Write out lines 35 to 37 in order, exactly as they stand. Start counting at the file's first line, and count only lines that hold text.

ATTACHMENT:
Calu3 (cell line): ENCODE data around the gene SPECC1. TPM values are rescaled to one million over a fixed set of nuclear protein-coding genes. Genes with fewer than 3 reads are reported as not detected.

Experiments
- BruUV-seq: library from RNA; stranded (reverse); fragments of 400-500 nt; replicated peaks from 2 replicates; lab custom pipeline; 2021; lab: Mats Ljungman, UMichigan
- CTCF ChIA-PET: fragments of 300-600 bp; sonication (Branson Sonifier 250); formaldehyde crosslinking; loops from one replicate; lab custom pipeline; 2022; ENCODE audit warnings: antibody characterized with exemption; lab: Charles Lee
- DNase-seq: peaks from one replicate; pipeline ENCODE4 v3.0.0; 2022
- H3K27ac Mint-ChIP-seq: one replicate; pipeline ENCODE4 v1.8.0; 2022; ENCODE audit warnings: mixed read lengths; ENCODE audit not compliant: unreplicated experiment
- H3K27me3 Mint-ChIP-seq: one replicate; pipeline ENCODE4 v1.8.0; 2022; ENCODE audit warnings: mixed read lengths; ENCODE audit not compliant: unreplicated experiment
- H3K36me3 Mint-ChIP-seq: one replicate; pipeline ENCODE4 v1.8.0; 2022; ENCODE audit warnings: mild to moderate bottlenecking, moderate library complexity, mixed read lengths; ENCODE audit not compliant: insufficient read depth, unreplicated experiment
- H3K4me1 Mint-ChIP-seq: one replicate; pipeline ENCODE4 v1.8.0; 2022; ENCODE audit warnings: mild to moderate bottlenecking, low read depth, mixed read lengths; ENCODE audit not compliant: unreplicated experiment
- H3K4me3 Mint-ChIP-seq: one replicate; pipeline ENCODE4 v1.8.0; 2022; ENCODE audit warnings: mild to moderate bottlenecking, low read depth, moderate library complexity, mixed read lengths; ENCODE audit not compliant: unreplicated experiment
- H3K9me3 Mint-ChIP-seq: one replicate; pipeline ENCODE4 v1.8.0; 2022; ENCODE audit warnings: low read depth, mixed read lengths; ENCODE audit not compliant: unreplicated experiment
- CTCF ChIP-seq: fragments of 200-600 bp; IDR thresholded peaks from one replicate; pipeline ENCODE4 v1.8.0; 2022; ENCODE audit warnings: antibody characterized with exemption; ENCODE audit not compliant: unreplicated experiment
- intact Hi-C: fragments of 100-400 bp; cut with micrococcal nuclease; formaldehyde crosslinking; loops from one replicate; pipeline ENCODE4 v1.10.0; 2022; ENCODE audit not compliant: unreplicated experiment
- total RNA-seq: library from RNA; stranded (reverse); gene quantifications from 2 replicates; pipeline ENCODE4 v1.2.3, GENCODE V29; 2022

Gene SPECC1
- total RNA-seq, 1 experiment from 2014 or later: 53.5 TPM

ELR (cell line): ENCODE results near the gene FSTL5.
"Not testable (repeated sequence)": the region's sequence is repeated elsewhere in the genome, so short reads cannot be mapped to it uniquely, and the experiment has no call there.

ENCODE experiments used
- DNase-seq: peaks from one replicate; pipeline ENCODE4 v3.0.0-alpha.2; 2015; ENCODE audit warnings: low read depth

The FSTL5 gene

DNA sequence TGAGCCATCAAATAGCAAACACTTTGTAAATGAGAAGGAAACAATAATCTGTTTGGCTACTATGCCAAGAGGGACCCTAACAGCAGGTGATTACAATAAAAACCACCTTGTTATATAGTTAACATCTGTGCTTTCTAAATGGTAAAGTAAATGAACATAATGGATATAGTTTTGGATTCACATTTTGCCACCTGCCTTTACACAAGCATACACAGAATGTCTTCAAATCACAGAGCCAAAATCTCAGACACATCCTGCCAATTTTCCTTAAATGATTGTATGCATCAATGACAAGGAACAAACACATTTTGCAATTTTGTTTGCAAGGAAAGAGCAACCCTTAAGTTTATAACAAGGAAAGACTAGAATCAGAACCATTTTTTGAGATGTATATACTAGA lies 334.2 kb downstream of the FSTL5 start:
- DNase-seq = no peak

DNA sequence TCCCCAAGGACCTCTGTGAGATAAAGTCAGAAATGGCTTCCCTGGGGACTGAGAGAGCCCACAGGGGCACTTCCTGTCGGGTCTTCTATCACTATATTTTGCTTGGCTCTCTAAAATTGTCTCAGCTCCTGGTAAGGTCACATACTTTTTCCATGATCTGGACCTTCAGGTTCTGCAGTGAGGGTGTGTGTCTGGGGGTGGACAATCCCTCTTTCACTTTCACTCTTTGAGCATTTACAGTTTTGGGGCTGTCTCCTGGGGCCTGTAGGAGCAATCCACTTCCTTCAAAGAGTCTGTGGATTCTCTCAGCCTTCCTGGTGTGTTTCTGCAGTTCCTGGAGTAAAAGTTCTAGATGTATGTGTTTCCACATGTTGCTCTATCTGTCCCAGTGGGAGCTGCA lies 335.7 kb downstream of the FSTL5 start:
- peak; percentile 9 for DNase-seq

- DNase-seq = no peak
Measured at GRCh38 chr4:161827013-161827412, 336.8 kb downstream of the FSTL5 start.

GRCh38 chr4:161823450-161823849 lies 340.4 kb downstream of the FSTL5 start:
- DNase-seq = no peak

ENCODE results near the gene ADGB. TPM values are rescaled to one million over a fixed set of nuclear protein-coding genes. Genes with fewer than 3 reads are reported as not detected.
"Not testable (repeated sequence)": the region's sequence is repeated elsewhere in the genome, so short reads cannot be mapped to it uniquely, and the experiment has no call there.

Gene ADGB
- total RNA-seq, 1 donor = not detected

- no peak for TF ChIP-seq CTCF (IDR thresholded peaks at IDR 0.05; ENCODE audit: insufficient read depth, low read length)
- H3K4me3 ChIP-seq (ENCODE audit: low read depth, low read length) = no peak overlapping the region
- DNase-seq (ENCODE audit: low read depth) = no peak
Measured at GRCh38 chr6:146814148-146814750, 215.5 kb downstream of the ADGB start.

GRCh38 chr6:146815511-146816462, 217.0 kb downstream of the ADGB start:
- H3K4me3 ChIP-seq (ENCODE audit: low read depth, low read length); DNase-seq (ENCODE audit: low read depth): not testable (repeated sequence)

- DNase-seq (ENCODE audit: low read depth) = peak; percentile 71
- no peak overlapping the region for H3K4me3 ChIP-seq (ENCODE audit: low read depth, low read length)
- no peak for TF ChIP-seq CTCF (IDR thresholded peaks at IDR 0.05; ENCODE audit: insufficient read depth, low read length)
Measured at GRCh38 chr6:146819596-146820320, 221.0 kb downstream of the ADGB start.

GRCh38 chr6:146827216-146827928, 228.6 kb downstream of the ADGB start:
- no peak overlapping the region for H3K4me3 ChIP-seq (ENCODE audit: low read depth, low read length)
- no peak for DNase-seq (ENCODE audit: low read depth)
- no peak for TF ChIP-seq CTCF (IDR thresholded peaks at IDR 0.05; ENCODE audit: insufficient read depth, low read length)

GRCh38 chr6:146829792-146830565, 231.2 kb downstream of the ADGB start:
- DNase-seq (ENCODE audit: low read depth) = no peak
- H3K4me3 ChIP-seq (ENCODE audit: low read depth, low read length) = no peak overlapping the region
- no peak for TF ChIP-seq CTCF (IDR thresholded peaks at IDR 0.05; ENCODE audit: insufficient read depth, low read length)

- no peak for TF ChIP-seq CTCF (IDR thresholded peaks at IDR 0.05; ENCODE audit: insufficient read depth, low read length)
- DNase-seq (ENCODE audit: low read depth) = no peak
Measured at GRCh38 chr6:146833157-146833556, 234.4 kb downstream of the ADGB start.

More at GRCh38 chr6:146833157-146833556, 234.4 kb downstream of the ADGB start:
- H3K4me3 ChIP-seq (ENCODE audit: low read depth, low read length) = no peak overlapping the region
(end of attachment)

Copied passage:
- H3K4me3 ChIP-seq (ENCODE audit: low read depth, low read length) = no peak overlapping the region
- DNase-seq (ENCODE audit: low read depth) = no peak
Measured at GRCh38 chr6:146814148-146814750, 215.5 kb downstream of the ADGB start.